How to Build a Time Machine

How to Build a Time Machine

by Paul Davies
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Overview

How to Build a Time Machine by Paul Davies

With his unique knack for making cutting-edge theoretical science effortlessly accessible, world-renowned physicist Paul Davies now tackles an issue that has boggled minds for centuries: Is time travel possible? The answer, insists Davies, is definitely yes—once you iron out a few kinks in the space-time continuum. With tongue placed firmly in cheek, Davies explains the theoretical physics that make visiting the future and revisiting the past possible, then proceeds to lay out a four-stage process for assembling a time machine and making it work. Wildly inventive and theoretically sound, How to Build a Time Machine is creative science at its best—illuminating, entertaining, and thought provoking.

Product Details

ISBN-13: 9781101563984
Publisher: Penguin Publishing Group
Publication date: 03/25/2003
Sold by: Penguin Group
Format: NOOK Book
Pages: 144
Sales rank: 720,637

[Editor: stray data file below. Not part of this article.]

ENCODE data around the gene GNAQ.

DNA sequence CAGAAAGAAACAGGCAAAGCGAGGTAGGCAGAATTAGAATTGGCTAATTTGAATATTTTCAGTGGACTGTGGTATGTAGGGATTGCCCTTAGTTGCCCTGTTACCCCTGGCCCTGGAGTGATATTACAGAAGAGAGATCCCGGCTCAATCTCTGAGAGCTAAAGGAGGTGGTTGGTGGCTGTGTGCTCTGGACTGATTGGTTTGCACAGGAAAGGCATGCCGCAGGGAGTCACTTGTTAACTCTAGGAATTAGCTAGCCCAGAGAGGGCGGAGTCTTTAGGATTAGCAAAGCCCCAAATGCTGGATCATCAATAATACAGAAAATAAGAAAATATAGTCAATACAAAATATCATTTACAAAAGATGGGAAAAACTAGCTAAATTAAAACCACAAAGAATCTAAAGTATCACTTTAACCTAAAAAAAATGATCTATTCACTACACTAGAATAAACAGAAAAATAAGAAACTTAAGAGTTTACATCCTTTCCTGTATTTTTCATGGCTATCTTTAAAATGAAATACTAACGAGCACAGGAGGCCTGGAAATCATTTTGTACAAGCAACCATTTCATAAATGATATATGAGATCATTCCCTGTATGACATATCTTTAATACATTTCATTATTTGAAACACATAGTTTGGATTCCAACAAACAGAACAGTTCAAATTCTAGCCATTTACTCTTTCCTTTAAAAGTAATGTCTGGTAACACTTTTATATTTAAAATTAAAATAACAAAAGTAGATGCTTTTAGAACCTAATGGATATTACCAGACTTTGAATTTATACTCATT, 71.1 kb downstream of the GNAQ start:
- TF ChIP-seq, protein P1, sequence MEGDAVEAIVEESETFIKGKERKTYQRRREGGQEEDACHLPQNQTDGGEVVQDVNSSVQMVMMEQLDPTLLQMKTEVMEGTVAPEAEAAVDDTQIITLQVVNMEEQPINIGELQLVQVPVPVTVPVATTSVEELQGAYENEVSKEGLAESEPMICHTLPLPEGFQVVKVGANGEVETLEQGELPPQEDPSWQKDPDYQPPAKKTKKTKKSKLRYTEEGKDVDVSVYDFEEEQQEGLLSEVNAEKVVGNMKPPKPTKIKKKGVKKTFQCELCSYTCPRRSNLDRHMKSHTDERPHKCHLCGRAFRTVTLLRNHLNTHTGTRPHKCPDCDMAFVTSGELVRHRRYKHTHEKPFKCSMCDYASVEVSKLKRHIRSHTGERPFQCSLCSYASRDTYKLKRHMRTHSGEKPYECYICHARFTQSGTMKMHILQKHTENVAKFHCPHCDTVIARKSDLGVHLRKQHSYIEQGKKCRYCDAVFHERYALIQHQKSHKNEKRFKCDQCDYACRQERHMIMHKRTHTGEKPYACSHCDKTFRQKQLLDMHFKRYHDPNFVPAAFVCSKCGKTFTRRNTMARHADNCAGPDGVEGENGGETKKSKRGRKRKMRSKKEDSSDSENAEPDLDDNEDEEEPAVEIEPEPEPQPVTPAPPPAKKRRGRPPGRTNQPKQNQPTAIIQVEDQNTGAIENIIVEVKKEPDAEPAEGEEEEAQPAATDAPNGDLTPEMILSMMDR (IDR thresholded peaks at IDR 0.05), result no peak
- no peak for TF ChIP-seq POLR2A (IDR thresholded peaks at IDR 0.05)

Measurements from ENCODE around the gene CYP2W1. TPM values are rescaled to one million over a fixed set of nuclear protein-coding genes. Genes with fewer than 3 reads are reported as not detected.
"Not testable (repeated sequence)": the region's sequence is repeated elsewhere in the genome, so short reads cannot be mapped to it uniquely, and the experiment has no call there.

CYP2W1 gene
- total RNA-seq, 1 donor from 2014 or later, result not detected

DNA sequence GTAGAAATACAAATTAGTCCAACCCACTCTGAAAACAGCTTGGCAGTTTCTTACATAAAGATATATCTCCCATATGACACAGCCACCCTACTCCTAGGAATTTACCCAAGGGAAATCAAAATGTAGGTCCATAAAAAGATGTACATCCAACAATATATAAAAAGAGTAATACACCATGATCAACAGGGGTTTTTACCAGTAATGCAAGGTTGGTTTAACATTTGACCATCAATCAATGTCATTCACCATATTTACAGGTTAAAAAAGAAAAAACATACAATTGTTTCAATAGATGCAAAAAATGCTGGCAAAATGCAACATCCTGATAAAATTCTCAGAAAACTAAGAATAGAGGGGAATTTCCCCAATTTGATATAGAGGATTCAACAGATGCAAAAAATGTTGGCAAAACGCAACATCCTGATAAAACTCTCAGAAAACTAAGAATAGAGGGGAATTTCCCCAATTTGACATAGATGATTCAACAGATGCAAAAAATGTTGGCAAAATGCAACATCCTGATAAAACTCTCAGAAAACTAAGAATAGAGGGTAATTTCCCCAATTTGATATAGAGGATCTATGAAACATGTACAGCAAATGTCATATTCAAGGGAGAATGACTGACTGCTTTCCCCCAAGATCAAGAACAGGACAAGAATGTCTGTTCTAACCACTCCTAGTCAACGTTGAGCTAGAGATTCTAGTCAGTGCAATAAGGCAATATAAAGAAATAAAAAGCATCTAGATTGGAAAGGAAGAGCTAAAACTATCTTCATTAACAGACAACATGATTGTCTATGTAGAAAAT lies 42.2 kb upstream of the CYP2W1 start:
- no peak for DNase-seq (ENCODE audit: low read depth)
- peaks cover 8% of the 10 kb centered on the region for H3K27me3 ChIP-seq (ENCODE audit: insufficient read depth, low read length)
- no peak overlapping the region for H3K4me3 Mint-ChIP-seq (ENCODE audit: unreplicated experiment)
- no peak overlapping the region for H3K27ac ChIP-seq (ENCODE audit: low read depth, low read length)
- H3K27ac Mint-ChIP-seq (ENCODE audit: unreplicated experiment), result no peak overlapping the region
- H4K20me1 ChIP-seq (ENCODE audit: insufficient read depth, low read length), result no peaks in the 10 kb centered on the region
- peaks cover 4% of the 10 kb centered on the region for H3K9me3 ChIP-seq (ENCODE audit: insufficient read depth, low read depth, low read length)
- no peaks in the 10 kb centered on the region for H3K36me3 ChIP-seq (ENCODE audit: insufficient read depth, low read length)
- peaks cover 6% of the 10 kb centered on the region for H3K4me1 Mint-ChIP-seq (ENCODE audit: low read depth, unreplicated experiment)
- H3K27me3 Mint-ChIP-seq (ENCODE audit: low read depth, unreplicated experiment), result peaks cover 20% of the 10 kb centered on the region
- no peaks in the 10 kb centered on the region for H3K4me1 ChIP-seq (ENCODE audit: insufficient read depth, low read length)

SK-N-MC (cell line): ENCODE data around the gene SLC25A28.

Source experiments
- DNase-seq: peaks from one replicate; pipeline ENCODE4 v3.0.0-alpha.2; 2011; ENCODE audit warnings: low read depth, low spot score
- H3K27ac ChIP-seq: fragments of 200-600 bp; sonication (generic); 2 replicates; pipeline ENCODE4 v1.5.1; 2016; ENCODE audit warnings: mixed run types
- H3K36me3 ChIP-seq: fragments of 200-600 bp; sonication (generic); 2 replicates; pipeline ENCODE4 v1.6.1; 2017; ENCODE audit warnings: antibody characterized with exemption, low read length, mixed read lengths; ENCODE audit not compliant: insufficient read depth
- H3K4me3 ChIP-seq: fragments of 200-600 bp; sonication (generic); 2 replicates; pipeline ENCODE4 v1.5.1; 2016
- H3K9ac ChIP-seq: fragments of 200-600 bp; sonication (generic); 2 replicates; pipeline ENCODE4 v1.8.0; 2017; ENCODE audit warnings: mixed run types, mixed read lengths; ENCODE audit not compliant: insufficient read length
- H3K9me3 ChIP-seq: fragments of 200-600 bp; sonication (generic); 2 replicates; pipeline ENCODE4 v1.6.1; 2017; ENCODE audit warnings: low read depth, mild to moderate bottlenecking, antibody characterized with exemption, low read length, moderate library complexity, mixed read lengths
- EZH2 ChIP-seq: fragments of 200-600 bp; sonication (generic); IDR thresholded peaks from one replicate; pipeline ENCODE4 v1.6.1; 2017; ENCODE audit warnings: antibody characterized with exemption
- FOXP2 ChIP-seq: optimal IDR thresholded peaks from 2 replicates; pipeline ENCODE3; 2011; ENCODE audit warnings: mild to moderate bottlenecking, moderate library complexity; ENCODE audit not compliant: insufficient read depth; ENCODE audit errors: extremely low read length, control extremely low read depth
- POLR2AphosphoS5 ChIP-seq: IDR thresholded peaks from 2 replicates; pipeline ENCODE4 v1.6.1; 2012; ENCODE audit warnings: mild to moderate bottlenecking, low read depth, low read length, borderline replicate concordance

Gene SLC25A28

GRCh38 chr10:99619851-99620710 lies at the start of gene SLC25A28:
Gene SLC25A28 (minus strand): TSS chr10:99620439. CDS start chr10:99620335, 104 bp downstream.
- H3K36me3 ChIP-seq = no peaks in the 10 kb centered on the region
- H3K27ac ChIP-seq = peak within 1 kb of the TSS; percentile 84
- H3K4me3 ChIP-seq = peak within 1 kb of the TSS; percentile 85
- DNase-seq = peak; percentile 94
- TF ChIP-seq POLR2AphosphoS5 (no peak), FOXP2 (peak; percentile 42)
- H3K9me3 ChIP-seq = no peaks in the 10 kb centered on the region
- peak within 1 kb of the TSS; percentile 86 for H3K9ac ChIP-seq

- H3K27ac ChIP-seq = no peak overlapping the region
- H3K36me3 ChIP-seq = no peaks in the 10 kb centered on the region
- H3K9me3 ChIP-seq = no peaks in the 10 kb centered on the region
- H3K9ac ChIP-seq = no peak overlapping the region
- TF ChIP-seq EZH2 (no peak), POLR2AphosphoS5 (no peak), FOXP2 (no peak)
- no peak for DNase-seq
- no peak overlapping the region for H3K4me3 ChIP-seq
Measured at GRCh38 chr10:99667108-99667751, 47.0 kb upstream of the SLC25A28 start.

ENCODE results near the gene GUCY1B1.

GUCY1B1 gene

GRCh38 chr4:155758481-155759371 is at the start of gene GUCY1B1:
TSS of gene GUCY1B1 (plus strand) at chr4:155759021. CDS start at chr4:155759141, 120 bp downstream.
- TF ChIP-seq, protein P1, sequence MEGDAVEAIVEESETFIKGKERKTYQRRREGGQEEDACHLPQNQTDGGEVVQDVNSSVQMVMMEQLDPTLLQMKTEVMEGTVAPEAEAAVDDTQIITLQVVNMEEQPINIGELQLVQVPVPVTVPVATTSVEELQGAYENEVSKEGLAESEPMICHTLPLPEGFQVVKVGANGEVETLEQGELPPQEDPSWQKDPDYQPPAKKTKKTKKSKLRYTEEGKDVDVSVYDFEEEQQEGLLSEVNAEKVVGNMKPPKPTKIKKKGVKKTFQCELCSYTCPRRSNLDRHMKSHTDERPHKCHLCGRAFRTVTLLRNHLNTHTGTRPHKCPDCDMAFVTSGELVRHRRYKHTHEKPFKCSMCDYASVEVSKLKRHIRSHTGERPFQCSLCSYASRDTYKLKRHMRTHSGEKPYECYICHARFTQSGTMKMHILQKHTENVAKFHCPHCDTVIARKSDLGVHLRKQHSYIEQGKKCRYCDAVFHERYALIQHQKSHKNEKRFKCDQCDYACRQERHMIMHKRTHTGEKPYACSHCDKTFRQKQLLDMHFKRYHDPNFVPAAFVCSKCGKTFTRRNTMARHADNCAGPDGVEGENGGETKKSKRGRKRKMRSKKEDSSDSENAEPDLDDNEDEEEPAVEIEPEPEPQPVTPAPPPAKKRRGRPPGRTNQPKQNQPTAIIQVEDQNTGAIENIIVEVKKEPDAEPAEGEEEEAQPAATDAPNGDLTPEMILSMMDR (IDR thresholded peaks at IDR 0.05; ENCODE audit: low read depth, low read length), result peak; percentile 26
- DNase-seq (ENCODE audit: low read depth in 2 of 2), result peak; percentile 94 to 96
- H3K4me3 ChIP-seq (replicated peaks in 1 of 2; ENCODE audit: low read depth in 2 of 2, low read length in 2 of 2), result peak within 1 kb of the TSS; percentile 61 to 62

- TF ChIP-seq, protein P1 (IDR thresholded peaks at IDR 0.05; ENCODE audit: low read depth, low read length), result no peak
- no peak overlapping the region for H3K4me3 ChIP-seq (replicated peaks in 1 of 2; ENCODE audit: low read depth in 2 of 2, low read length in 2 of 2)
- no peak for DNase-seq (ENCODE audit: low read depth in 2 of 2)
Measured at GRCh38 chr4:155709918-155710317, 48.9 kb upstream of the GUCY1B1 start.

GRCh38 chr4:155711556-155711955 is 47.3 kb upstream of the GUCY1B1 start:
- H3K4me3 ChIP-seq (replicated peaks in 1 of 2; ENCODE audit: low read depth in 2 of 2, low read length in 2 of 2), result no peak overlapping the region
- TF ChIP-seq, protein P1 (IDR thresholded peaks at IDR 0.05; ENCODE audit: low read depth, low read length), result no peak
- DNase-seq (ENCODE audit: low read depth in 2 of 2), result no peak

File size: 3 MB
Age Range: 18 Years

About the Author

Paul Davies is an internationally acclaimed theoretical physicist and the author of God and the New Physics, The Mind of God, and many other popular books. In 1995 he won the prestigious Templeton Prize for his work on the philosophical meaning of science and was recently awarded the Kelvin Medal by the UK Institute of Physics. Davies lives in Australia and frequently travels, teaches, and lectures in the United States.

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How to Build a Time Machine 3 out of 5 based on 0 ratings. 4 reviews.
Guest More than 1 year ago
It is excellent. He writes in a easy way to understand.
Spiralcity More than 1 year ago
A fun, entertaining read. This book was not intended as a guide for arm chair physicist to actually build a time machine! This book is more or less a bit of food for thought and fairly whimsical.
Guest More than 1 year ago
The author promises a lot and delivers very little. The first chapter on speed and gravity is very good. But when he discusses moving back in time, worm holes and his four stage time machine, the discussion is so 'on the surface' and so speculative that it is more like politcs or religion than science. By the way I'm an interested layman, not a scientist. The title is as misleading as 'Become a millionaire in ten easy steps'. Blah, Blah.
Guest More than 1 year ago
A trivial and pointless read.